Whether you’re someone who sets resolutions or not, the closing of a year is a clear delineation that many use to gauge their progress, assess their goals, and refine their plans going forward. It’s a great opportunity for a moment of pause that offers the potential for some important insights. Though the approaching of a new year is certainly not the only time that reflection is beneficial, it is a powerful marker that can remind us to look back on the last twelve months and to think intentionally about what we want for the twelve months to come.
Reflection and Self-Improvement
Reflection fuels self-improvement. Taking the time to reflect on your year can give you valuable information. You might highlight some choices you made that resulted in success and some situations you’d navigate differently now. Becoming more aware of yourself and the actions you made in the past year can help you create a greater sense of ownership, a feeling that encourages positive change. If you do take this opportunity to pause and reflect, here are a few strategies to help you get the most out of that practice:
Note some of the things that happened without judging them a success or failure right away. Think about milestones you may have reached, goals that you set, and unexpected hurdles you encountered. Think about challenging situations and how you reacted, and think about how you balanced your time between your work life and your personal life. Map out the past twelve months, highlighting the memorable occurrences and general day-to-day feelings.
Ask productive questions
Once you have an objective outline of your year, you can start asking yourself some questions to dig a bit deeper — questions that focus on what you’re proud of, what inspired you, the kinds of skills you gained, what you learned about yourself, and what challenges you faced? Allow yourself to ask questions about mistakes, failures, things that you would now do differently. Consider these things in a way that looks for the lessons instead of wallowing in a feeling of defeat or disappointment. The point is not to make a judgment on your past year but to give yourself an honest overview of how things went.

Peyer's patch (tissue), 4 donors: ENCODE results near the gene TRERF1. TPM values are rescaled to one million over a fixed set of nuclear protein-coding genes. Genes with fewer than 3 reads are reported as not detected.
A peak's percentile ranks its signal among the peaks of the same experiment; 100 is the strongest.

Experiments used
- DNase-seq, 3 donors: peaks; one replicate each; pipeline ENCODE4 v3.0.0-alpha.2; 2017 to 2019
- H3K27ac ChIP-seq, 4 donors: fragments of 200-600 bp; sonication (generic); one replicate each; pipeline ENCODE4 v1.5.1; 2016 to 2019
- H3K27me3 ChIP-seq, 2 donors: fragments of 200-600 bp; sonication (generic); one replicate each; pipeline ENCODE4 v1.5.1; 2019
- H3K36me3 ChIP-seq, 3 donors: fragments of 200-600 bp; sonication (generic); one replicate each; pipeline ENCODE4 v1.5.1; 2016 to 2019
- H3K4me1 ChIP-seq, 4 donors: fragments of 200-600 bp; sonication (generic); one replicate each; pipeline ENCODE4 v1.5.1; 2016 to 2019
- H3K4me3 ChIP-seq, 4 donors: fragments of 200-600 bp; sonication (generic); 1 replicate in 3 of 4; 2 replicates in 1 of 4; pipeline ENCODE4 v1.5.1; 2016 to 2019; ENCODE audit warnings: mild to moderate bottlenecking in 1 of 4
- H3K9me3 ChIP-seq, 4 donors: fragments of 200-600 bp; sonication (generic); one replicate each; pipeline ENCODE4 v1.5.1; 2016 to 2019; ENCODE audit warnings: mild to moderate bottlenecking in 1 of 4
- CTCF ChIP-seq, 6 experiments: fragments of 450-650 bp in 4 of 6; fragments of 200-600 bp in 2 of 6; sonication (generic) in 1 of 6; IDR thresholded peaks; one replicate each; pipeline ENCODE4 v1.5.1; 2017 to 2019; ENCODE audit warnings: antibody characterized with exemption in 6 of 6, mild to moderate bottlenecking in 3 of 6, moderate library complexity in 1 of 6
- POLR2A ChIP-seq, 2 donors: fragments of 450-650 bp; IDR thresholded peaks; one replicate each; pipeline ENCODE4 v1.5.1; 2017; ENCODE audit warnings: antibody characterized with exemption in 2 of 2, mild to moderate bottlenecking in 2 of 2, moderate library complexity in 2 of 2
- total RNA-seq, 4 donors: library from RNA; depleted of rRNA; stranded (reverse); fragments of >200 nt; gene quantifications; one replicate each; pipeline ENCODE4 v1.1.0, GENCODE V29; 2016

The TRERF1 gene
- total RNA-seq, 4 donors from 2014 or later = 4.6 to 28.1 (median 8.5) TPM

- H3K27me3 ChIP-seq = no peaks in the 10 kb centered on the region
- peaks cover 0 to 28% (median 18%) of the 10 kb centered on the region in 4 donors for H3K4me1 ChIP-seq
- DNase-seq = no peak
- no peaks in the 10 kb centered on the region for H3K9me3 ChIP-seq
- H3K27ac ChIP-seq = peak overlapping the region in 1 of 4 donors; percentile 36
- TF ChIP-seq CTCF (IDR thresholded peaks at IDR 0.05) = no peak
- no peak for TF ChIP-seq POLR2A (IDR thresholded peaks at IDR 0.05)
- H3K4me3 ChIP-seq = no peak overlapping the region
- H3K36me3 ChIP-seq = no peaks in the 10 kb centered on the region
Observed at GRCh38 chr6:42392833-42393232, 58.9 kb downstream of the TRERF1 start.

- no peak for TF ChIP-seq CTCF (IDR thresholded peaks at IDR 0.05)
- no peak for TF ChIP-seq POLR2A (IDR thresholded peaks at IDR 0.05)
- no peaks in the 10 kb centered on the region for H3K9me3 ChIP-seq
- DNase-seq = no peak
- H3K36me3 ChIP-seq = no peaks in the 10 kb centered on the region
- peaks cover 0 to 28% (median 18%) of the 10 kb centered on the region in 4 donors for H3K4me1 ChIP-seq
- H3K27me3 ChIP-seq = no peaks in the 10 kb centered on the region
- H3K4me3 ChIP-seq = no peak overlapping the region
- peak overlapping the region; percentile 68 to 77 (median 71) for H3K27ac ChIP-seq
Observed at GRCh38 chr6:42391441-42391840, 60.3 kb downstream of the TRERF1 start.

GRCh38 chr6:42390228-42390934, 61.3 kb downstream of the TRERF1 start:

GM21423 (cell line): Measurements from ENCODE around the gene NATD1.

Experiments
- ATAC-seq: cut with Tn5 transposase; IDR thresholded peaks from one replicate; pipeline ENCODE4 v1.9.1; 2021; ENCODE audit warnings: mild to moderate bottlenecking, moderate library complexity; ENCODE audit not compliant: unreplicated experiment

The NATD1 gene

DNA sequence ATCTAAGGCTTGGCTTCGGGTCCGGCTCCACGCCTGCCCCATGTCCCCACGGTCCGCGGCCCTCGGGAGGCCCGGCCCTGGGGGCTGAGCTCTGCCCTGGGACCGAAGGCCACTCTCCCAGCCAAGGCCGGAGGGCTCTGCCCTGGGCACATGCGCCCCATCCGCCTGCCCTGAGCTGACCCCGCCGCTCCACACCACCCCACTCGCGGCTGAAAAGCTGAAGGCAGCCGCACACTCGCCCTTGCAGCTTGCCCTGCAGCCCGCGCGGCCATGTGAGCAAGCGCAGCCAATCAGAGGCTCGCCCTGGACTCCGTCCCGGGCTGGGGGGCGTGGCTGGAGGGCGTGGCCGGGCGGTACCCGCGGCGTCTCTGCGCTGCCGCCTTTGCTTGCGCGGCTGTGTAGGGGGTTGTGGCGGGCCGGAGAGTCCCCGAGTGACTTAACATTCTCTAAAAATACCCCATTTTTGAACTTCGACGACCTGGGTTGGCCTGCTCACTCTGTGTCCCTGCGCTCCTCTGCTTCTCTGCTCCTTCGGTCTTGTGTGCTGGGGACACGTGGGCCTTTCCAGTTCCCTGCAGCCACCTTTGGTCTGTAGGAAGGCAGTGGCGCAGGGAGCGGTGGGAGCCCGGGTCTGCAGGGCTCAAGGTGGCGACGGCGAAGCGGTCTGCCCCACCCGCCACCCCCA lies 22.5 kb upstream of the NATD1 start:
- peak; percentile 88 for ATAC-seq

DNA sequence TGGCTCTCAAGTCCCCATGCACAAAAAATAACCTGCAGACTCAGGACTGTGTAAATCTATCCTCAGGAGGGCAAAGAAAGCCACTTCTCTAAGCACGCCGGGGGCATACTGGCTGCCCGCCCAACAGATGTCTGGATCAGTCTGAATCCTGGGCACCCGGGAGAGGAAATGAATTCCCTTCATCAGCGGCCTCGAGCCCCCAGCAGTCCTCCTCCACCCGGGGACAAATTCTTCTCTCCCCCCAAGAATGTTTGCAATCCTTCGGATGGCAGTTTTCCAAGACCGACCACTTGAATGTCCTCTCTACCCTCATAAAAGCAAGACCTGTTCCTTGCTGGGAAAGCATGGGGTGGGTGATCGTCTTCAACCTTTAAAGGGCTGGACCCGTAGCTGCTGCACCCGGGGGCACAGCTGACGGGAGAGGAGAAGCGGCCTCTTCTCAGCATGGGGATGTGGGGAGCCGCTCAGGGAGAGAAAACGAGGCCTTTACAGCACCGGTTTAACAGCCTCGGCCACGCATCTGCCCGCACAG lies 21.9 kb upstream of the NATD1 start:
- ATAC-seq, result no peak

Write it down
Writing isn’t necessary for productive reflection, but I find it to a be a great tool that helps me focus on the specifics and uncover deeper insights. It can help you identify patterns and connections that you might have otherwise overlooked. It’s also a great record to have that informs my work and goals as I move forward.
Set new goals
Once you’ve reflected on the past year, you’ll be better prepared to tackle the coming year with new and improved goals. The practice of self-reflection allows you to better know yourself and create resolutions that align with your vision and values. Often, creating one or two overarching goals for the year and some smaller monthly goals that support them is a smart strategy. You can then pinpoint the daily and weekly tasks that will move you towards your goals and schedule them into your days. It’s an action plan for success, powered by the insight gained from self-reflection and greater self-awareness.
While the motivation to make positive changes and set new goals is strongest at the start of a new year, this kind of reflection is powerful year-round. When life gets busy, try to take a moment or two to slow down and reflect. This practice can help you learn more about yourself and leads to the kind of constructive growth that powers achievement.